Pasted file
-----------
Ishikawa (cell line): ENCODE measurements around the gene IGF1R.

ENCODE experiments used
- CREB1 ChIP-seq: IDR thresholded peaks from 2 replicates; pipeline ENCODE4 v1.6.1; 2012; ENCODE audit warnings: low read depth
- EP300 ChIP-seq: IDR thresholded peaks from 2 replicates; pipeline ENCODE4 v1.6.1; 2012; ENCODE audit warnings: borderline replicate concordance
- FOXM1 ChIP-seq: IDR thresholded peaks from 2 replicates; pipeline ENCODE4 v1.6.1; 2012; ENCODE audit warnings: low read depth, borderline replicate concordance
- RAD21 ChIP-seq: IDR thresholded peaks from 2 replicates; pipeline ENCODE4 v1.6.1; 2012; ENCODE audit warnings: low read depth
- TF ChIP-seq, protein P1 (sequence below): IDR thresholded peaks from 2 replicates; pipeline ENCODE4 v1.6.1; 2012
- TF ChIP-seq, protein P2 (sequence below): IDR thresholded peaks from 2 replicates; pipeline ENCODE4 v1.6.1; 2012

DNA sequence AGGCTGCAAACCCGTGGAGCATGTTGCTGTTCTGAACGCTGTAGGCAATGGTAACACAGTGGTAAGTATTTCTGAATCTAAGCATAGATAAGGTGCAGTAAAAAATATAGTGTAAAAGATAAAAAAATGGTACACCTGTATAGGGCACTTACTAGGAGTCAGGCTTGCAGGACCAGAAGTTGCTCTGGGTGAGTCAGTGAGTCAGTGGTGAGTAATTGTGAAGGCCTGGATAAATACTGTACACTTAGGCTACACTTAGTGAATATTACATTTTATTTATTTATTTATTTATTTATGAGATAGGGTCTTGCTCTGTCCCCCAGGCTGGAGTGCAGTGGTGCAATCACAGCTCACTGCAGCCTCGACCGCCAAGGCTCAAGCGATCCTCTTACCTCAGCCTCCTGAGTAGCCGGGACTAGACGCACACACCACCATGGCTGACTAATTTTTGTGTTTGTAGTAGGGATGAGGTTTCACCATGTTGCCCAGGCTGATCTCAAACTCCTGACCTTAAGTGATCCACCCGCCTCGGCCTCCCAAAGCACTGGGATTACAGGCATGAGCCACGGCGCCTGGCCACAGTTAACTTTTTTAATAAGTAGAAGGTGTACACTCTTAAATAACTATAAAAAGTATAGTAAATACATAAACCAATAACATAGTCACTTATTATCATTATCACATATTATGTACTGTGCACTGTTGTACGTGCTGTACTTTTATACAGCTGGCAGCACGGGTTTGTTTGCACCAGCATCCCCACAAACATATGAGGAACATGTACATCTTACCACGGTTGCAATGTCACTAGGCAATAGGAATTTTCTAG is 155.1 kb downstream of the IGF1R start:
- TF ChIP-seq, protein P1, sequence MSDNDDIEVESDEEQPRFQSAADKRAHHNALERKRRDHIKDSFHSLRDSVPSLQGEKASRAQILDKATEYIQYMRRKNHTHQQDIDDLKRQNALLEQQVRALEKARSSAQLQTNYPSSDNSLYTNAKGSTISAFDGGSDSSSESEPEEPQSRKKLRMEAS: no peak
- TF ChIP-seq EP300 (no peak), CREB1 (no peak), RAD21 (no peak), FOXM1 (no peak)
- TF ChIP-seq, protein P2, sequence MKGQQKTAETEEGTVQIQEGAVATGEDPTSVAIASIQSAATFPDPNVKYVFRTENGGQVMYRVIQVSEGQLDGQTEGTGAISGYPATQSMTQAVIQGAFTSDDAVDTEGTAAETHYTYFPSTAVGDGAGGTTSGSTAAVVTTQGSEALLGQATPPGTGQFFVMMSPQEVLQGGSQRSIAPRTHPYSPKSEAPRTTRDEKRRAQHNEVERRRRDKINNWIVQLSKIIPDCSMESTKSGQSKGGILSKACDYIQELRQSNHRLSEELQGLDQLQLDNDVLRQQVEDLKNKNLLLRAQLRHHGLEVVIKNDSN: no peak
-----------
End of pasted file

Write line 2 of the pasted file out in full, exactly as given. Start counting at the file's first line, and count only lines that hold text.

ENCODE experiments used